Yet he was also famous for his vengeance

Despite his role as protector, Apollo also had a much harsher side: he was a bringer of divine retribution. As the World History Encyclopedia explains, he had a reputation for punishing those who acted foolishly — especially those who thought they were greater than the gods.

One example of Apollo's vengeance concerns Niobe, a woman who claimed that her childbearing capacity was greater than that of Leto. Unable to tolerate any slander of their precious mother, Apollo and Artemis got together and slayed Niobe's seven sons.

Apollo also showed no mercy toward those who believed that they could outshine him in terms of musical talent. One of his prideful victims was a satyr named Marsyas. Apollo challenged Marsyas to a competition judged by the muses — and of course, the god emerged as the winner. Not only was Marsyas humiliated — Apollo had him flayed alive and then nailed his skin to a pine tree to serve as a warning against presumption.

Apollo was the father of Orpheus

In the stories where Apollo was the muses' lover, he was said to be the father of Orpheus, born to the muse Calliope. Like both of his parents, Orpheus had a clear talent for the arts: he inherited a skill for poetry from his mother, and a gift for music from his father. According to The Delphi Guide, whenever he sang and played his lyre, "the wild beasts of the forest [...] became tame and gentle as lambs," "the madly rushing torrents stopped their rapid course," and "the very mountains and trees moved from their places at the sound of his entrancing melodies."

When he came of age, Orpheus fell in love with a nymph named Eurydice. Unfortunately, their relationship was short-lived, as Eurydice died of a venomous snakebite. Orpheus's love was so strong that he refused to let her go, even though she had passed into the next realm. He journeyed to the Underworld, determined to brave its horrors in order to get the love of his life back.

Orpheus finally made it to the thrones of Hades and Persephone, the Underworld's rulers. As he strummed his lyre, he recounted his story. The couple was so moved that they granted him permission to bring Eurydice up to Earth, on one condition: he could not turn to see her face as he led her there. Orpheus agreed... but ultimately, his doubt got the better of him. He looked back, and the nymph disappeared.

Apollo created the Oracle at Delphi to bridge the divide between humans and gods

According to the World History Encyclopedia, Apollo felt strongly about strengthening the relationship between gods and mortals. Thus, he established an oracle — a site at which pilgrims could receive prophecies — in the city of Delphi, allowing humans insight into Zeus' will. Why this location? Turns out it had personal significance to the deity: it was the site where he killed Python to avenge his mother just days after his birth.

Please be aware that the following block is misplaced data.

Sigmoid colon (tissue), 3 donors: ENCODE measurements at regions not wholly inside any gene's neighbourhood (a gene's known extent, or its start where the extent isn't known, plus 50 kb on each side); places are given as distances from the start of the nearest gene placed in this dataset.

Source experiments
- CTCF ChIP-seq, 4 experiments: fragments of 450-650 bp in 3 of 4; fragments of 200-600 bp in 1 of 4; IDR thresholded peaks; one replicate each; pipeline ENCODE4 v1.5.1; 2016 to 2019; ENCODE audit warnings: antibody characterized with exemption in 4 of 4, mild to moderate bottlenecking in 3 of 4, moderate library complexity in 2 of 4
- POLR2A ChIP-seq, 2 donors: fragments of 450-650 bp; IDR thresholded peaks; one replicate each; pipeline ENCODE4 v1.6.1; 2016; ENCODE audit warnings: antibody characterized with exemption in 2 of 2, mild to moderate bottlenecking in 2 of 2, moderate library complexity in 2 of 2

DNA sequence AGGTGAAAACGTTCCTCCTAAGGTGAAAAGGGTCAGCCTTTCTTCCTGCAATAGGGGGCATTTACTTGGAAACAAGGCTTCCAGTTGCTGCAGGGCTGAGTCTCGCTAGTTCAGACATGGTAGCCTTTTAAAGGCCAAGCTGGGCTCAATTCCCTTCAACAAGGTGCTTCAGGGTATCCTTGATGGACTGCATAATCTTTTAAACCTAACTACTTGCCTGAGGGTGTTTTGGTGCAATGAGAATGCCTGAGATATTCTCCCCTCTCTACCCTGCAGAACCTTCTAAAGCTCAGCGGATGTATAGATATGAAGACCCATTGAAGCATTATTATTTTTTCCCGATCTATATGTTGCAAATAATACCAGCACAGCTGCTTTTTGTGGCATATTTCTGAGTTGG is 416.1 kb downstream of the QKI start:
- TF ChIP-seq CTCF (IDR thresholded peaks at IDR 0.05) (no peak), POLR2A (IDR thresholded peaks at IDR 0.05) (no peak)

Delphi wasn't an easy city to visit — and making it even more inconvenient, the oracle was only open during the summer months. Nevertheless, many Greeks were eager to hear Zeus' word, so they traveled from far and wide. The oracle's prophecies were taken quite seriously. Sometimes they affected the application of the law; other times they even dictated whether or not wars were fought. If the oracle's revelation was particularly notable, it would usually be preserved via hexameter poetry so that its wisdom could be remembered.

His legacy lives on through art

As the World History Encyclopedia states, Apollo was considered one of the most beautiful gods — the prototypical Hellenic youth, with sculpted features, a toned physique, and a beardless face. Therefore, it's no wonder that he has been immortalized (if that word can be applied to someone who is already immortal) through countless sculptures and paintings. Sometimes the god is represented as a simple nude to draw attention to his heavenly form. Other times, he is shown holding a lyre or kithara (a similar instrument) to symbolize his role as the god of music, a bronze tripod to signify the oracle at Delphi, a bow and quiver, or a chariot pulled by lions or swans.

One of the most famous works of art featuring Apollo is the "Belvedere Apollo" sculpture, which stood at the Temple of Zeus at Olympia circa 460 BCE (a Roman copy is shown above). Here, Apollo stands with one arm raised, attempting to mediate in a battle between the Lapiths and the Centaurs. Other celebrated depictions of Apollo feature him alongside other famous mythical figures. For example, "Apollo and Diana," painted by Lucas Cranach the Elder circa 1526 (currently preserved by the Royal Collection Trust), shows the god aiming an arrow into the distance while his sister sits on a stag beside him. "The Musical Contest between Apollo and Marysas," painted by Cornelis van Poelenburg circa 1630 (on exhibition at the Hallwyl Museum), shows him in the middle of his infamous battle with the satyr.